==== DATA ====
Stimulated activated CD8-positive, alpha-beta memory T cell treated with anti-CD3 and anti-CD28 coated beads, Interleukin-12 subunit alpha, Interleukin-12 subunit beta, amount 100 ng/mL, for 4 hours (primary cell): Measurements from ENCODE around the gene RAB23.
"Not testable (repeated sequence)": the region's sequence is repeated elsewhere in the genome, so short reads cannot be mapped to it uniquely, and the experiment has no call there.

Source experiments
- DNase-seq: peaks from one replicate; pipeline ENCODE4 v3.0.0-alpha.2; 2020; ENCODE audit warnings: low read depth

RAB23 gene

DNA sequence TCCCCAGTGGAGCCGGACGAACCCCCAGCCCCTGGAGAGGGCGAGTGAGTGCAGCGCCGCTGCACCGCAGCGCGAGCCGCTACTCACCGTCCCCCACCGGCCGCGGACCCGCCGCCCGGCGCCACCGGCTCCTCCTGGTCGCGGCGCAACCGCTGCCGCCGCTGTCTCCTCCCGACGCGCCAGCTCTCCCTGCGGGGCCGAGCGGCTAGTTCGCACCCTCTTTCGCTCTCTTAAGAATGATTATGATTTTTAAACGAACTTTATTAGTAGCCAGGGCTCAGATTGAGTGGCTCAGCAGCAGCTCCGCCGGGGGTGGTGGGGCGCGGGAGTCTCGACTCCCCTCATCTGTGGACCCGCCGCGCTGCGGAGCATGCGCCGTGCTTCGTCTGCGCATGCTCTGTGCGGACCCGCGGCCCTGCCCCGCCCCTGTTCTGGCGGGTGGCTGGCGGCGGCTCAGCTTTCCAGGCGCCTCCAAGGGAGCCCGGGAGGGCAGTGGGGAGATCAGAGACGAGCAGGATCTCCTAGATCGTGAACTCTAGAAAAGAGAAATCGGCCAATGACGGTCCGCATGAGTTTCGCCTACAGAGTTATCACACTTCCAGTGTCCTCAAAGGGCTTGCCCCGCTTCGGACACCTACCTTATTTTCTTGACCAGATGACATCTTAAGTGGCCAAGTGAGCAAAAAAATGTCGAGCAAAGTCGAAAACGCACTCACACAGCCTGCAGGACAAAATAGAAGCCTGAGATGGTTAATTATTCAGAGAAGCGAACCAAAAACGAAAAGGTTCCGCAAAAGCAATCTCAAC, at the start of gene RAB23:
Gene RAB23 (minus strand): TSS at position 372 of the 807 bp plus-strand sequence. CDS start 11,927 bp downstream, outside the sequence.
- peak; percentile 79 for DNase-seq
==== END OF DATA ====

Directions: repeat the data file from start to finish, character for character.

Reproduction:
Stimulated activated CD8-positive, alpha-beta memory T cell treated with anti-CD3 and anti-CD28 coated beads, Interleukin-12 subunit alpha, Interleukin-12 subunit beta, amount 100 ng/mL, for 4 hours (primary cell): Measurements from ENCODE around the gene RAB23.
"Not testable (repeated sequence)": the region's sequence is repeated elsewhere in the genome, so short reads cannot be mapped to it uniquely, and the experiment has no call there.

Source experiments
- DNase-seq: peaks from one replicate; pipeline ENCODE4 v3.0.0-alpha.2; 2020; ENCODE audit warnings: low read depth

RAB23 gene

DNA sequence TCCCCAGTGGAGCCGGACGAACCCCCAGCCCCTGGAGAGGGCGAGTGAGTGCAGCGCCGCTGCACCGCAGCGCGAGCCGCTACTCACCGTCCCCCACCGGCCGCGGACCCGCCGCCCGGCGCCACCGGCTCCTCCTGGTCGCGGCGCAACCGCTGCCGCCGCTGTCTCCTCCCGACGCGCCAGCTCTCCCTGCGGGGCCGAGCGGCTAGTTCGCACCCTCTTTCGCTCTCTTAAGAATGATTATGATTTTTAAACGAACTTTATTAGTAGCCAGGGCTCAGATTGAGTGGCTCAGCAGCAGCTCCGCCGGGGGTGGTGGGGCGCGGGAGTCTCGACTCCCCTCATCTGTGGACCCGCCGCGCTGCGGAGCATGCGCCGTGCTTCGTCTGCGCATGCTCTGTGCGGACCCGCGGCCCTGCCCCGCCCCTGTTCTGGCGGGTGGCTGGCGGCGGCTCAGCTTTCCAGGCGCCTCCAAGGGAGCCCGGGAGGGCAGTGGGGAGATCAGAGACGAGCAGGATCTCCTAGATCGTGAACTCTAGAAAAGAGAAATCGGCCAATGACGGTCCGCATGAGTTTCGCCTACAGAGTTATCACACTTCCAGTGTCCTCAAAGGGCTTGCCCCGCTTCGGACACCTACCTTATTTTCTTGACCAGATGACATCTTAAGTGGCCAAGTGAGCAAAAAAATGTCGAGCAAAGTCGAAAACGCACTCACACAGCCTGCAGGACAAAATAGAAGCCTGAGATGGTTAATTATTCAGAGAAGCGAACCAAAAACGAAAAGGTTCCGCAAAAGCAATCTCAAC, at the start of gene RAB23:
Gene RAB23 (minus strand): TSS at position 372 of the 807 bp plus-strand sequence. CDS start 11,927 bp downstream, outside the sequence.
- peak; percentile 79 for DNase-seq